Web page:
Topics: Financial adviser, Investment, Financial planner Pages: 6 (1608 words) Published: December 18, 2012
The potential underlying demand for financial advice in Australia has never been stronger. The demographics are well understood and researched, including our rapidly-ageing population dominated by the retiring baby boomer generation; the government offloading ever-greater responsibility for retirement funding onto individuals, and super balances approaching critical mass.

Since the announcement of the Future of Financial Advice (FoFA) reforms, there has been much debate as to how these reforms will impact on the provision of financial advice in Australia.

The majority of industry participants already provide professional and valuable services that do not require legislative reforms. However due to the collapse of Storm Financial and Opes Prime, the government identified the need for reforms to improve industry standards.The FoFA reforms aim to ‘underpin trust and confidence in the financial planning industry’ and prevent financial planners from making inappropriate recommendations to consumers.

In order for FoFA to underpin trust and confidence in financial planners, it needs to create a regulatory framework for the industry to advance towards a client centric and ethical professional Service.

Some industry bodies believe that the reforms are the next logical step for consumers accessing advice and developing the industry towards professional standards which make financial planners more ethical in their approach. A good example of this is The Financial Planning Association’s (FPA) Code of Ethics. The eight principles in the Code of Ethics serve as minimum benchmarks for professional behaviour. Accordingly, the principles act as a point of reference for all stakeholder including members, users of financial planning services, regulators and government. The FPA, Australia’s leading professional body for financial planning professionals, recognises and encourages other industry participants (e.g. non-members who provide financial planning services, licensees etc.) to adopt the principles as a reference to good ethical practice.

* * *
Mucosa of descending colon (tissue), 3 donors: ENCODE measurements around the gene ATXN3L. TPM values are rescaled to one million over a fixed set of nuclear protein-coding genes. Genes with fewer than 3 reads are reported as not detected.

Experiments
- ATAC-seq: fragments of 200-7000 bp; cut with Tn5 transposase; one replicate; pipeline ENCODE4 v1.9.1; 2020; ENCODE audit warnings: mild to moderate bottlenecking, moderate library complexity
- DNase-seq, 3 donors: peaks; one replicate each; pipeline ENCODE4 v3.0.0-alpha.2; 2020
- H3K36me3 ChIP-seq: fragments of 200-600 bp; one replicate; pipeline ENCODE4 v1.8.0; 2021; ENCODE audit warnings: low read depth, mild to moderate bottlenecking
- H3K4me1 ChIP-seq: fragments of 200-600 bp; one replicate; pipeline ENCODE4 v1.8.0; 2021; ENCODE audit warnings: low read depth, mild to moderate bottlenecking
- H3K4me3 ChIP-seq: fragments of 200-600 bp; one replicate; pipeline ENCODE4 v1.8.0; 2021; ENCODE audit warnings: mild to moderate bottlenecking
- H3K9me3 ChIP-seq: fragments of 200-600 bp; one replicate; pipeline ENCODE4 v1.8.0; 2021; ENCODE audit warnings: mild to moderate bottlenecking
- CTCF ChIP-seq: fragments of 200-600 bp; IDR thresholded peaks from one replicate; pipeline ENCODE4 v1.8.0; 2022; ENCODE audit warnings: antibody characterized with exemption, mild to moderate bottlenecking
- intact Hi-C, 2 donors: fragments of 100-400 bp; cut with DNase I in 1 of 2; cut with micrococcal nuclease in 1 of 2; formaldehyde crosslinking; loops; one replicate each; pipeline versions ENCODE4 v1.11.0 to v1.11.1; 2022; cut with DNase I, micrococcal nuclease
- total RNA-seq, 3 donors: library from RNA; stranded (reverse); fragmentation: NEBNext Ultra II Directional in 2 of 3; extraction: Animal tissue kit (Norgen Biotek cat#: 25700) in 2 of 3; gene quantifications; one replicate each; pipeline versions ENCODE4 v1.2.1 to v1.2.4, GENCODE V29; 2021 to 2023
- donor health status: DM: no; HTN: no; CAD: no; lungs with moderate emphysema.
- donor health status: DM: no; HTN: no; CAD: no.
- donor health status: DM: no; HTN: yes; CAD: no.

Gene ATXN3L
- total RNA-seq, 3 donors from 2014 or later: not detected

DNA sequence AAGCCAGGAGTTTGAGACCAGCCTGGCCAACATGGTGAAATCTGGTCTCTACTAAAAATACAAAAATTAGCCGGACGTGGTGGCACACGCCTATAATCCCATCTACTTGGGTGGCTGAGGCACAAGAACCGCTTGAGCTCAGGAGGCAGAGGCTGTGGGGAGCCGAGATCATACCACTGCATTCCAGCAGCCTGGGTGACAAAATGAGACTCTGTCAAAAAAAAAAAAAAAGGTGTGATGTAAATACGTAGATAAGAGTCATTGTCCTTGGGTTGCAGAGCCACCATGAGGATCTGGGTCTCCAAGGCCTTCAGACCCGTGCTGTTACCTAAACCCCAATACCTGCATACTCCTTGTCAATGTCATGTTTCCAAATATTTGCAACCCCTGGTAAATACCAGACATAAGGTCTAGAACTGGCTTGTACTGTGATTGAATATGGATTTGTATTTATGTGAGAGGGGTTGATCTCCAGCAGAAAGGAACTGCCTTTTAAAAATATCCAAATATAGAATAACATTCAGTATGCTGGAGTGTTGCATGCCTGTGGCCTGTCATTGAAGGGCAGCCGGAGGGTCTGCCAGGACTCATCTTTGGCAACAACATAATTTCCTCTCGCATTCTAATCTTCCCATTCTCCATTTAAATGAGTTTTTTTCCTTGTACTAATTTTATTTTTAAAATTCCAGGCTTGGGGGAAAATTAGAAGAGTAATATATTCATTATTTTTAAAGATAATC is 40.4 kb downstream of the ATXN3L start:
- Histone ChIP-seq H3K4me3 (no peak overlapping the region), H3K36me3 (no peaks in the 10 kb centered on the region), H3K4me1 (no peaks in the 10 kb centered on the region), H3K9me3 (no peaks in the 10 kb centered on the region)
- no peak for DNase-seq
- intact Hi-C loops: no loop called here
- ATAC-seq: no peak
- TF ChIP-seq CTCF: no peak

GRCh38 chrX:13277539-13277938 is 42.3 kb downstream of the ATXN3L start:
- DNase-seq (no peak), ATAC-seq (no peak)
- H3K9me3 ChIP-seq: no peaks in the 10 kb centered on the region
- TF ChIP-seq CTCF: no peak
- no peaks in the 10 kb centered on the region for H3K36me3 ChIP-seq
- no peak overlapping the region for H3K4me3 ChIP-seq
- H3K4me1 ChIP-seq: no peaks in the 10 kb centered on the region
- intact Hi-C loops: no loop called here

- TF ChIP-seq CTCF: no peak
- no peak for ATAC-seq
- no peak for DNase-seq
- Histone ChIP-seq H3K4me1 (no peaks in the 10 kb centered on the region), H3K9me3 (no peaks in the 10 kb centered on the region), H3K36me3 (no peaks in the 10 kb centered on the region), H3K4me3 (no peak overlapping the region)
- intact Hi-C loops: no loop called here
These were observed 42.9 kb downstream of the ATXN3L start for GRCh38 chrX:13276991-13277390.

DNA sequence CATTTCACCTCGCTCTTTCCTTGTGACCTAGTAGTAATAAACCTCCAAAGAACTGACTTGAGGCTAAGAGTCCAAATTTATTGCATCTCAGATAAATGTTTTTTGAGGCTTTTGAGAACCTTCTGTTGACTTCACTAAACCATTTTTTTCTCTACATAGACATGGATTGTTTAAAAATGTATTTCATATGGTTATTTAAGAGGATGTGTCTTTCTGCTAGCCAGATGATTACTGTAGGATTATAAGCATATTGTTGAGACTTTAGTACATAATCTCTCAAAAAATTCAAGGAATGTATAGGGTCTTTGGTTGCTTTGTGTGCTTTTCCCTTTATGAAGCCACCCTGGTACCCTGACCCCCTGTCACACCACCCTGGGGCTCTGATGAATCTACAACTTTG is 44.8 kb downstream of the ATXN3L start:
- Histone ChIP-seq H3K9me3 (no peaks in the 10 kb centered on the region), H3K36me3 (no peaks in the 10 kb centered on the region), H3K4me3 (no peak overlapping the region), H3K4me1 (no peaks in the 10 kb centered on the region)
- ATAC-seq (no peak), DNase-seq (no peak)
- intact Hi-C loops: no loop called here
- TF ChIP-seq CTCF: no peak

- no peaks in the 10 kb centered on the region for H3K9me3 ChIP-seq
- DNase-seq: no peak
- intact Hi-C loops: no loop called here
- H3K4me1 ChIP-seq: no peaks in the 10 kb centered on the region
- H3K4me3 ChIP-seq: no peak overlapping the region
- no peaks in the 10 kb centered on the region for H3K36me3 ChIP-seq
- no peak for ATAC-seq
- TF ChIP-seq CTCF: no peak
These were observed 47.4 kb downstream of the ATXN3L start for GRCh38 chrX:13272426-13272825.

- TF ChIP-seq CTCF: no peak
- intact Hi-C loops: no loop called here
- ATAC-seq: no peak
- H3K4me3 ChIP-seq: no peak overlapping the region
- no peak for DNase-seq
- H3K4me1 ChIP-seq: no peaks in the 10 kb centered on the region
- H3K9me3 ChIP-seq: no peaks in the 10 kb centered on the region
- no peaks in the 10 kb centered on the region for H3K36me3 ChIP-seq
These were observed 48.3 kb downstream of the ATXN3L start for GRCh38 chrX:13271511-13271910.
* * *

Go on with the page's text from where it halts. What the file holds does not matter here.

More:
Others believe that it will reduce the number of financial planners as there is too much regulatory reform and move the industry towards a ‘barbell shape’ with a few large providers at one end of the spectrum and small boutique firms at the other.’ In the immediate term, stripped by FoFA of their ability to clip adviser commissions and negotiate volume deals with platforms and fund managers, the mid-tier independent ‘dealer group’ – in many ways an Australian anomaly – would cease to exist’. (Decimal, ‘Beyond FOFA – five fault lines shaping the ‘real’ future of financial advice’ 2011).

The FoFA reforms need to protect consumers from unscrupulous financial planners, whilst also allowing the industry to grow and prosper. Australian Securities and Investment Commission, ‘Compensation for retail investors: the social impact of monetary loss’ report, illuminates the fundamental reasons for distrust in financial planners from a client perspective after conducting interviews with consumers about their bad experiences in accessing financial advice. The key reasons for distrust in financial planners were:

Conflicts of Interest - Advice that benefits the financial planner instead of the client.

Disclosure - The financial planner not explaining the risks of a particular investment or product.

Communication - Not having regular contact with clients.

The FoFA reforms will need to enable the industry to remove these reasons for distrust and prevent financial planners from making inappropriate recommendations to consumers.

One of the key reforms in FoFA is the Best Interest Duty. The introduction of the Best Interest Duty, financial planners must ensure that their strategies and recommendations are in the best interest of the client. The need for a Best Interest duty has been highlighted by Australian Securities and Investment Commission, ‘Shadow shopping study of retirement...
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